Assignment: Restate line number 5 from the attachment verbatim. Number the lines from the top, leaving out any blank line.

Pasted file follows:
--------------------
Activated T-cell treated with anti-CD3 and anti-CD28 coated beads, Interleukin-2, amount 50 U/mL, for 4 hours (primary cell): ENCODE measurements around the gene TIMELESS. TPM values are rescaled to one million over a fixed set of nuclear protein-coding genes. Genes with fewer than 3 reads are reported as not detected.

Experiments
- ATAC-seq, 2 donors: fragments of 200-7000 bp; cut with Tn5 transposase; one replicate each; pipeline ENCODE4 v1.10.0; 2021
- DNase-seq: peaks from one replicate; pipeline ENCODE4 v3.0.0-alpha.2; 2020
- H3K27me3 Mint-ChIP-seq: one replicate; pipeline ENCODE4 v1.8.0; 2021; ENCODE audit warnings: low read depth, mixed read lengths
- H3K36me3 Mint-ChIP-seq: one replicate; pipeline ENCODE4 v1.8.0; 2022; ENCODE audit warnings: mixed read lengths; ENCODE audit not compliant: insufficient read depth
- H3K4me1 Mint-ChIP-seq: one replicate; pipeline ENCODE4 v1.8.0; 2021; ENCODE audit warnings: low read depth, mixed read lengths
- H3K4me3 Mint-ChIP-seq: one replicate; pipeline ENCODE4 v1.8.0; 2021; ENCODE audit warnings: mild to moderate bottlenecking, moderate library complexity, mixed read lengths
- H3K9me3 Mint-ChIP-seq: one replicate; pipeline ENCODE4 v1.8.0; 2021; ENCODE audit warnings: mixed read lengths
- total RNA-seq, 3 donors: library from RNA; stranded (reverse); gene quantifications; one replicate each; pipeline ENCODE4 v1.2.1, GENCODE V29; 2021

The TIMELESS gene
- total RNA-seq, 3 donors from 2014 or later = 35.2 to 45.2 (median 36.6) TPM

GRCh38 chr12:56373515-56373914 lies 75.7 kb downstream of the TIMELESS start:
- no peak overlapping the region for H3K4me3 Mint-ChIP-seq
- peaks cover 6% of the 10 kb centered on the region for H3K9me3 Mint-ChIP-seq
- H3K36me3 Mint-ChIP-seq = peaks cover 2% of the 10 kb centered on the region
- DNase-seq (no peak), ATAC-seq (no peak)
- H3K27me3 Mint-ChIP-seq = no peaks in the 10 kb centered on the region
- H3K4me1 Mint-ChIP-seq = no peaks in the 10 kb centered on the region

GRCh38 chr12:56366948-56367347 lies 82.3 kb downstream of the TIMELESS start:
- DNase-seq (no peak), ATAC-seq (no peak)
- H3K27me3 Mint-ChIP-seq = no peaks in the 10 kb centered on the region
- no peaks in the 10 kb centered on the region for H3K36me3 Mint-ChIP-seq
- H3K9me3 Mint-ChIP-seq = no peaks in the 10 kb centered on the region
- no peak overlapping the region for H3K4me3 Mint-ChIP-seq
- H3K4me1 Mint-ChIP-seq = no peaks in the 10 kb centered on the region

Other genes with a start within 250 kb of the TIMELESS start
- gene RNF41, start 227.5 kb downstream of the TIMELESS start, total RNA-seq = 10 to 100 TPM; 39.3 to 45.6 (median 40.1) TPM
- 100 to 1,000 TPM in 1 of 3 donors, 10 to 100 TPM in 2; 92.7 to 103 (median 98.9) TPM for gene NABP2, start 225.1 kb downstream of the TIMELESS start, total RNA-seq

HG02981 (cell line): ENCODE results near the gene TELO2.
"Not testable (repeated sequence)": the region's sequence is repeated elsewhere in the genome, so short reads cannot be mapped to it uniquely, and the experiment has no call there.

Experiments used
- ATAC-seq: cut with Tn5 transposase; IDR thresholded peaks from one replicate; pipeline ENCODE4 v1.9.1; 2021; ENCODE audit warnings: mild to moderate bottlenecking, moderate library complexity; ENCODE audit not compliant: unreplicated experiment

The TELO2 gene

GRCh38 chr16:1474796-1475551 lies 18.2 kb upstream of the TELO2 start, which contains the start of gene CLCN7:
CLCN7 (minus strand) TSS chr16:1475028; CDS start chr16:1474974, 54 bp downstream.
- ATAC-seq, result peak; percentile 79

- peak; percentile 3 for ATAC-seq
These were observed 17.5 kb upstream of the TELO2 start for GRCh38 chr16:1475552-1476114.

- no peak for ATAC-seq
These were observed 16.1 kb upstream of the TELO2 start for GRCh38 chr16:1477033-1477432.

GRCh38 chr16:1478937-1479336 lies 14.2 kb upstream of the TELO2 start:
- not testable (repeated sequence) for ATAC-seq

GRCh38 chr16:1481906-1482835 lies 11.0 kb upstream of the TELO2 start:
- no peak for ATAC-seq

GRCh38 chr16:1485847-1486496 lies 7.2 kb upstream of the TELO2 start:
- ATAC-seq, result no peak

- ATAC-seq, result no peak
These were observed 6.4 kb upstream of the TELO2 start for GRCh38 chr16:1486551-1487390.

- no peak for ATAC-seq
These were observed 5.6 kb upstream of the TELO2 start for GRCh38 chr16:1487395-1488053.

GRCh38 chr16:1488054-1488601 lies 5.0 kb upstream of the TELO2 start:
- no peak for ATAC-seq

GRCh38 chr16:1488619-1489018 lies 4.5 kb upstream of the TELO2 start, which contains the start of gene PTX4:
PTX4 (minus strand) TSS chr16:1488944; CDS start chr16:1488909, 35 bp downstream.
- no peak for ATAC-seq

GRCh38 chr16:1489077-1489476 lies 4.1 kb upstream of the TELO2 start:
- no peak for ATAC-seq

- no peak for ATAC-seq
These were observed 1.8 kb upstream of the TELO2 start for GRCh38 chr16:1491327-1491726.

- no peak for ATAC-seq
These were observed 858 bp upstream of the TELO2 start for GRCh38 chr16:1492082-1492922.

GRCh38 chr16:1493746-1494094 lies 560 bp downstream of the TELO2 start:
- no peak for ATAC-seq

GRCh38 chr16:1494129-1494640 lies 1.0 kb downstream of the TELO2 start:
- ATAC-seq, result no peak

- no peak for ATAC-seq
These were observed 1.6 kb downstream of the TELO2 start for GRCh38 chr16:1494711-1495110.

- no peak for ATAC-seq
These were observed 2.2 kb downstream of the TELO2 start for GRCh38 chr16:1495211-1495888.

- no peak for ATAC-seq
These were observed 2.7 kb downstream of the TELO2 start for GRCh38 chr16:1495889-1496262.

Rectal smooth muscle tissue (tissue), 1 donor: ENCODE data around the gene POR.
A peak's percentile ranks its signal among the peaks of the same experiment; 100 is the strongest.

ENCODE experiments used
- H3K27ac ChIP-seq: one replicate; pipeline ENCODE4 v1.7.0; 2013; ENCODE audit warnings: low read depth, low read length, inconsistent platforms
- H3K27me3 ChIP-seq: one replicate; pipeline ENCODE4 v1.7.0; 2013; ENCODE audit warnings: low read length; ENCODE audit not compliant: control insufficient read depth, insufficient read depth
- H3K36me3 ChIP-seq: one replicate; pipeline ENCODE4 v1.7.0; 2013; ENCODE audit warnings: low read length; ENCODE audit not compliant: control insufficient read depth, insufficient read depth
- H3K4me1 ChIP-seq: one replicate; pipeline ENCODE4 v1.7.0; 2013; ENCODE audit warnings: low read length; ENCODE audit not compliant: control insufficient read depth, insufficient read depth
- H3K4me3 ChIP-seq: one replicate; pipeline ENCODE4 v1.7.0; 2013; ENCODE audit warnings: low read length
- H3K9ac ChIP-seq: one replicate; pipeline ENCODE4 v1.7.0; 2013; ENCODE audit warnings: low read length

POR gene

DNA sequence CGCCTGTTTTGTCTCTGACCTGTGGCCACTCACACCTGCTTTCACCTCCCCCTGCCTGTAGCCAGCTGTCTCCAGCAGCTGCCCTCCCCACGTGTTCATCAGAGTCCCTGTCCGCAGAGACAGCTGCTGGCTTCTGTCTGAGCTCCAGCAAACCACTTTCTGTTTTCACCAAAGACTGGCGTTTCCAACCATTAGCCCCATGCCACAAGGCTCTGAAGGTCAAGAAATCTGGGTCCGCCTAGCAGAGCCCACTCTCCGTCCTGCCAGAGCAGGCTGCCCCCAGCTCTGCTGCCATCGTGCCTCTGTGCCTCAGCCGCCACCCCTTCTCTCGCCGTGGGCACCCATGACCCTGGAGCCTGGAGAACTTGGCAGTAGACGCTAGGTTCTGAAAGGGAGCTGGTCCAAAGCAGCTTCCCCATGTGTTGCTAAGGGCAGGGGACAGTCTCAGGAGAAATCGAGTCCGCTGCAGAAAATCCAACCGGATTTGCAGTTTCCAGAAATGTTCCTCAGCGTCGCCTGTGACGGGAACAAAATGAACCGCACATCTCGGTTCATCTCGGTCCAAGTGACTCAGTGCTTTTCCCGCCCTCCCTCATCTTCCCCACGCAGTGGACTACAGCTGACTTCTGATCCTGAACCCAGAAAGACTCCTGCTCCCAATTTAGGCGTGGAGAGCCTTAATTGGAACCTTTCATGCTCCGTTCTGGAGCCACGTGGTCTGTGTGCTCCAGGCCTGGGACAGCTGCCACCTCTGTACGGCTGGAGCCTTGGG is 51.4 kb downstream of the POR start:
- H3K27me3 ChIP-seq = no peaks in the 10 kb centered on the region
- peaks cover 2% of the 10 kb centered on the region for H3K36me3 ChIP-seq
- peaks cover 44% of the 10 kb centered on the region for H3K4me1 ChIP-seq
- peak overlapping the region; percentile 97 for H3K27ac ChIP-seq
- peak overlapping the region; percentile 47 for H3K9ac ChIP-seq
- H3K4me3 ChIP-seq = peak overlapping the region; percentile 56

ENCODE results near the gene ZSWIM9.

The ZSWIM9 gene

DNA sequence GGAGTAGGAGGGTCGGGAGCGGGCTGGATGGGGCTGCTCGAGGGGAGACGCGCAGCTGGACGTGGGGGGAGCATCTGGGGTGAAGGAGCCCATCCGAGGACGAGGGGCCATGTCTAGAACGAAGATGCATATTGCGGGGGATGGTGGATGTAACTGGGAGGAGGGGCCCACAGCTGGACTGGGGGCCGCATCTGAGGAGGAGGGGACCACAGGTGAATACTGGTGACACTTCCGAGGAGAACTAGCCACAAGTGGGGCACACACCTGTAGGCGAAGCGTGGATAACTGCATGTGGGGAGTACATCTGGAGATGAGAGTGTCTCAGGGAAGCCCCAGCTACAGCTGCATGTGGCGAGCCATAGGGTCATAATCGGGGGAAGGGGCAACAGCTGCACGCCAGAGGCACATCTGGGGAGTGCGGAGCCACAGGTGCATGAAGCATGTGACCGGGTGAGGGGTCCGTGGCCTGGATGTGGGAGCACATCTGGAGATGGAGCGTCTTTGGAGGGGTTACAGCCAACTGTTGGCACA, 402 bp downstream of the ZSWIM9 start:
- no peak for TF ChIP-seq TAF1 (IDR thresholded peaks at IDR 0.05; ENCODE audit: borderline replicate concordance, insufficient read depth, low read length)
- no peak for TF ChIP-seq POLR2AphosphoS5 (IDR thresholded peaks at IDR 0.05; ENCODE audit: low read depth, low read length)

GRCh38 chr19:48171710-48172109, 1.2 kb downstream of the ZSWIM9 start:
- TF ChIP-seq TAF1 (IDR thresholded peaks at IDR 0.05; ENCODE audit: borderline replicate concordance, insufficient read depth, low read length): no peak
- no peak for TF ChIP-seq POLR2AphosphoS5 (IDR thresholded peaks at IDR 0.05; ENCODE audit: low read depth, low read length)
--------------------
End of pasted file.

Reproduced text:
- H3K27me3 Mint-ChIP-seq: one replicate; pipeline ENCODE4 v1.8.0; 2021; ENCODE audit warnings: low read depth, mixed read lengths